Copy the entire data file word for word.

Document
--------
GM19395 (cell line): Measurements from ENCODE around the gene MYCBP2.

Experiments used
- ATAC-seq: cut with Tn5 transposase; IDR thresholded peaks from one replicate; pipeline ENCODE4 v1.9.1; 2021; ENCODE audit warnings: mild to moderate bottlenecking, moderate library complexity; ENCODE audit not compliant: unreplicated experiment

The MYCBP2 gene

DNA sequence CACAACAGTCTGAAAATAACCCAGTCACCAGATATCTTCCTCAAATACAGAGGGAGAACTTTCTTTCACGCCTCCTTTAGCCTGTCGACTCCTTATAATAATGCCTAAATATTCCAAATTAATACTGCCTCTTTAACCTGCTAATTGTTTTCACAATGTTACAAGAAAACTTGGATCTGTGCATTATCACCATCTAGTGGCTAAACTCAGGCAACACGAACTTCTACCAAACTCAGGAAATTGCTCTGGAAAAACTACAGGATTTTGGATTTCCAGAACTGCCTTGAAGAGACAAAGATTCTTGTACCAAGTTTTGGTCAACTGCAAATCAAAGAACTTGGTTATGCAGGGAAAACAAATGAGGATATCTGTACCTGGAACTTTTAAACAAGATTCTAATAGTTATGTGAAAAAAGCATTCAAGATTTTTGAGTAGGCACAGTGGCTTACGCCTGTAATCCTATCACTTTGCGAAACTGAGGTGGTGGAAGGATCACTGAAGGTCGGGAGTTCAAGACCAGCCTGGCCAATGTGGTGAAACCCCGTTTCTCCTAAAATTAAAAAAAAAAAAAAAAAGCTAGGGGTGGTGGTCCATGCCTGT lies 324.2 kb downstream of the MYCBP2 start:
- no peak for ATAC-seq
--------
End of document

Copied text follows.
GM19395 (cell line): Measurements from ENCODE around the gene MYCBP2.

Experiments used
- ATAC-seq: cut with Tn5 transposase; IDR thresholded peaks from one replicate; pipeline ENCODE4 v1.9.1; 2021; ENCODE audit warnings: mild to moderate bottlenecking, moderate library complexity; ENCODE audit not compliant: unreplicated experiment

The MYCBP2 gene

DNA sequence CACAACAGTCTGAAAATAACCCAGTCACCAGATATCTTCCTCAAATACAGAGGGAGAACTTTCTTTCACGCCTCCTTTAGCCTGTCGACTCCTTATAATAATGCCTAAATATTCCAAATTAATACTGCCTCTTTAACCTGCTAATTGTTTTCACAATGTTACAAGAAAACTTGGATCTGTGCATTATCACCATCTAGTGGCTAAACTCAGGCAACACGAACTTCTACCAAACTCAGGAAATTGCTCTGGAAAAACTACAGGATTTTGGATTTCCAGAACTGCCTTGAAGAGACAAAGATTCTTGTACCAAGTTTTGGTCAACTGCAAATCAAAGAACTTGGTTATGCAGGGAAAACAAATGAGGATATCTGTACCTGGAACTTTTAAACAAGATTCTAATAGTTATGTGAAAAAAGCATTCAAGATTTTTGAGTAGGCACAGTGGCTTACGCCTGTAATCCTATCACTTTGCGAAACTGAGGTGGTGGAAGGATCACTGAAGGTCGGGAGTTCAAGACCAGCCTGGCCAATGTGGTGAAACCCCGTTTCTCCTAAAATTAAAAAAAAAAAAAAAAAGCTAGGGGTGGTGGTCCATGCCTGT lies 324.2 kb downstream of the MYCBP2 start:
- no peak for ATAC-seq